Have you seen this post over on Single Dad Laughing?
It's about dads who leave. Not just through divorce, but through disconnection. It's about dads who are around just enough to get credit for being good dads, but who spend the majority of their lives living a life separate from their children. It's about dads who walk away and never look back.
The post is a good one, an eye opening one, although it is long and I am fighting the urge to condense it so the points that resonated the most with me could stand out. The author of the blog, Dan, is apparently planning to write a second part of this series about mothers who push fathers out the door. It makes me nervous, because I know that many men say they were pushed out the door because they don't want to feel the guilt that comes with walking away from your kids. I have no doubt that, if asked, I would be described as having pushed my ex-husband out the door against his will. People tend to rewrite history sometimes.
So it's with some trepidation that I look forward to the rest of his series. But, like separation and divorce, good and bad are all mixed together. You can't take some of it without all of it. Sometimes I think the kids and I are better off on our own, and sometimes I think we have been irreparably damaged because someone else wanted out, wanted an easier life. Where I stand on the issue changes daily.
But the post I linked to at the top is thought provoking, even if you don't agree with it all, and it's worth reading. I just sent out our Christmas cards today, and as it did last year, it felt strange to represent my family with just me and the kids. I refuse to feel like less of a family, however, and even though it's hard, I have to choose to believe that my family holds just as much value without a husband and father as with it. It is a fine line to walk, putting on a brave face and representing my family as whole while still recognizing and understanding the fact that my children will be affected by this for the rest of their lives. I don't want to be negative, but I want them to feel like their sadness and feelings are legitimate and valued.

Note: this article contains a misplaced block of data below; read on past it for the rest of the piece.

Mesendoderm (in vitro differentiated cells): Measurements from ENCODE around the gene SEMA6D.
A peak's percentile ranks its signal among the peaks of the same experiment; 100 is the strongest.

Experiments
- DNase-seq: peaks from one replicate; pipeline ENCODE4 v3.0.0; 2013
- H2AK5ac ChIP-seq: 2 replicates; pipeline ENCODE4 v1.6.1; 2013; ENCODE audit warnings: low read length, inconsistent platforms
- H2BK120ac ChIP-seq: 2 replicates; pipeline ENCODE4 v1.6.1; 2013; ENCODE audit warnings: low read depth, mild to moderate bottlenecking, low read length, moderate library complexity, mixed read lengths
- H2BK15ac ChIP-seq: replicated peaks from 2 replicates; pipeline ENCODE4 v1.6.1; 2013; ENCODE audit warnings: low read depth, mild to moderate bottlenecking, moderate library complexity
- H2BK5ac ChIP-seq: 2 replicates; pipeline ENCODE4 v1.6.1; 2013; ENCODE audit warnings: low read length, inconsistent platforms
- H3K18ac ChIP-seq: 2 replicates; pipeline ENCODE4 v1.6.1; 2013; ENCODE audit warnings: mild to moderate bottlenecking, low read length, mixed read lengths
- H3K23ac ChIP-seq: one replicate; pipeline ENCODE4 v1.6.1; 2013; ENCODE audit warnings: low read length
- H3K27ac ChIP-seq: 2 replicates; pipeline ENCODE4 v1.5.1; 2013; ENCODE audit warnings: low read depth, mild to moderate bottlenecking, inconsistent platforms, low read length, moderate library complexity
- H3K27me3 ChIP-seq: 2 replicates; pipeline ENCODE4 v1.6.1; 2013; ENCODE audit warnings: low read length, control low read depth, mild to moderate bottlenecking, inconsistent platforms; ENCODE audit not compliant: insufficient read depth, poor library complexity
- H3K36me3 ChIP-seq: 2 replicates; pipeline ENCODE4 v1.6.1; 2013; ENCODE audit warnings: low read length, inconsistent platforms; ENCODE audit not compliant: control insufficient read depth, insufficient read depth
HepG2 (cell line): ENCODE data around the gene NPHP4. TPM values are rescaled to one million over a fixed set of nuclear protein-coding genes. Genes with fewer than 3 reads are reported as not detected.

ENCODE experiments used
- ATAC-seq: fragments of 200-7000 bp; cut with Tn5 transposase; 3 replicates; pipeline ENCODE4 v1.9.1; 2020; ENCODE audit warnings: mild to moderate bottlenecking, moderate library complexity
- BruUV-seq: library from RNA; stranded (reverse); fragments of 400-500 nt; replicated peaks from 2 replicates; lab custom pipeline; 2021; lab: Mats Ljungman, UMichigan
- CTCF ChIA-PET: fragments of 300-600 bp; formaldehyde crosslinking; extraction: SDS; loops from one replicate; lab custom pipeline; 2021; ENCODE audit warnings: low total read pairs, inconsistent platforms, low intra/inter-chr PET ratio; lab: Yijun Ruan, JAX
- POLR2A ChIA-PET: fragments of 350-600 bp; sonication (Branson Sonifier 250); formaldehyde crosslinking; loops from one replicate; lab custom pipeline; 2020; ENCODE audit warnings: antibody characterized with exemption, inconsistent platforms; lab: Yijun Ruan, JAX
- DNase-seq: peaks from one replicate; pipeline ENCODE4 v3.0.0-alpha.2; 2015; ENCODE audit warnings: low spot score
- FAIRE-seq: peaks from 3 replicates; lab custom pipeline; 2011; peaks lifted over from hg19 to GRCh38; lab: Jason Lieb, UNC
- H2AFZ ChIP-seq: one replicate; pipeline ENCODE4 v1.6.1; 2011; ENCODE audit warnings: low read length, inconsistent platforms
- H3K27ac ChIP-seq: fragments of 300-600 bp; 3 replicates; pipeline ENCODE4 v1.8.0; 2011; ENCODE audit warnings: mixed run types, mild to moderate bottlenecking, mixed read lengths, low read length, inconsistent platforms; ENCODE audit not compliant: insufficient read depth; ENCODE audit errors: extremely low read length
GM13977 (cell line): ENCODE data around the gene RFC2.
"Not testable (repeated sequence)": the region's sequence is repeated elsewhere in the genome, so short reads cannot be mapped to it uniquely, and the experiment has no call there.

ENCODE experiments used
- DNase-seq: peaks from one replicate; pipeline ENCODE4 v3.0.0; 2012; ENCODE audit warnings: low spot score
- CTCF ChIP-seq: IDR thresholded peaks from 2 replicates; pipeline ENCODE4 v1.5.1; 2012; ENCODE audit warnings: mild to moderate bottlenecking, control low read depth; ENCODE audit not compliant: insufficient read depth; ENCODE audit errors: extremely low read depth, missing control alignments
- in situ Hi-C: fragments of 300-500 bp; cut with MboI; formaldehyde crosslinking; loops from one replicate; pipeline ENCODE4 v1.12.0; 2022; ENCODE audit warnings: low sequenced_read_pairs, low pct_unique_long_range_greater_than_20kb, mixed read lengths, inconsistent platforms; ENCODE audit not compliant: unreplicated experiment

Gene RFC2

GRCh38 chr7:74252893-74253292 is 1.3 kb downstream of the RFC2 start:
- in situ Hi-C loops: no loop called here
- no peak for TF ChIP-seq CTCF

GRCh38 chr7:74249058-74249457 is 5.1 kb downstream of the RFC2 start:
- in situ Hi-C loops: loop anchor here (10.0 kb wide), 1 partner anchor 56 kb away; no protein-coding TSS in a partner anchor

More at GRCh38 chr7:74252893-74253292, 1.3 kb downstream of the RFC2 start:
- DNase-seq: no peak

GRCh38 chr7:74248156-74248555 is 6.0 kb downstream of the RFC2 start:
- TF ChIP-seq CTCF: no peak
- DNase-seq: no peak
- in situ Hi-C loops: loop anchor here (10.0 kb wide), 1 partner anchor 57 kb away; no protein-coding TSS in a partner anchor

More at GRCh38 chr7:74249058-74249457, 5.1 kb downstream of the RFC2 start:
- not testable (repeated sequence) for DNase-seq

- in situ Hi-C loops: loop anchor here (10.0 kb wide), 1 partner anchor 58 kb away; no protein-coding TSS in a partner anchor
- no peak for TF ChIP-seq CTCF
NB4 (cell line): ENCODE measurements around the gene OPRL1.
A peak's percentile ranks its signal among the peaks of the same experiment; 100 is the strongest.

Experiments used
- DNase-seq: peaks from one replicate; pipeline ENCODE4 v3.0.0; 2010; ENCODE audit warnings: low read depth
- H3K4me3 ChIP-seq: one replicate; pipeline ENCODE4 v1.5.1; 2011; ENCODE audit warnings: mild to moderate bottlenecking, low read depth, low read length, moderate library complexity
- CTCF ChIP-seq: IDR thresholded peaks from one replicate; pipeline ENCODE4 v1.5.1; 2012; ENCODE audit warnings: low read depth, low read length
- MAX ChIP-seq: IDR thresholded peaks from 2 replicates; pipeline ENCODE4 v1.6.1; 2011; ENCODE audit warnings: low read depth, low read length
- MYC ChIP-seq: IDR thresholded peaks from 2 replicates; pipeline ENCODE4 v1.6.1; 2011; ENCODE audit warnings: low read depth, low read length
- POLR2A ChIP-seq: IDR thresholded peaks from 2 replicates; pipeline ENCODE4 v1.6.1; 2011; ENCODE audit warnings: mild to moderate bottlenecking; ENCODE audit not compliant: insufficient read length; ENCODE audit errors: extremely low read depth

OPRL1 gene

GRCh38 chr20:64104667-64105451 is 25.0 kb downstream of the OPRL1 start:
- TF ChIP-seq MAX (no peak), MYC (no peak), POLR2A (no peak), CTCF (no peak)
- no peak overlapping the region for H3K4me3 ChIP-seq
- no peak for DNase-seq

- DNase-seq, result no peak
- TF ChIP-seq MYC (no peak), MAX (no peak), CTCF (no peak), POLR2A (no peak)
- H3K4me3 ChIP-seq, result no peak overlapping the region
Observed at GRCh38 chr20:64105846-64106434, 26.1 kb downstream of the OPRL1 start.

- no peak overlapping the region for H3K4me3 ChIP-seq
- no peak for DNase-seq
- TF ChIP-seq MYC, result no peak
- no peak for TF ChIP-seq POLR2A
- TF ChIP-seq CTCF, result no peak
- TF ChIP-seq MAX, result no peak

This is a hard road to walk. Dan touches on many points that are imperative to a working co-parenting relationship between divorced parents. In many ways, divorce with children involved is as difficult as marriage. You are required to work together and should have a mutual respect for one another, just like when you were married, but in many cases you have been hurt and wounded by the person who was supposed to be on your team. In marriage, you have intimacy and a relationship to bolster the disagreements and hard times, and in divorce you are stuck working out the bad things but without any of the good to balance them out. It's all the work with no tangible reward.
Of course there is a reward, in raising well adjusted children, and it's worth it. But it's not easy to achieve, and it's hard to become self sufficient and become less needful of personal...well, everything. In divorce there is no make up hug, no cuddling on the couch, no one who thinks you're the bees knees. There is just the relatively cold comfort of settling an argument between yourselves and avoiding court, or making it through an uncomfortable conversation letting him see you cry.
Like everything else, there are growing pains. And sometimes they are painful enough to make you scream. But in the end, I think, we'll all still be alive, and if my kids make it out of this successfully and happily, it won't matter that I had to learn lessons I never wanted to know existed.
No more heavy posts before Christmas, I promise!
1 day ago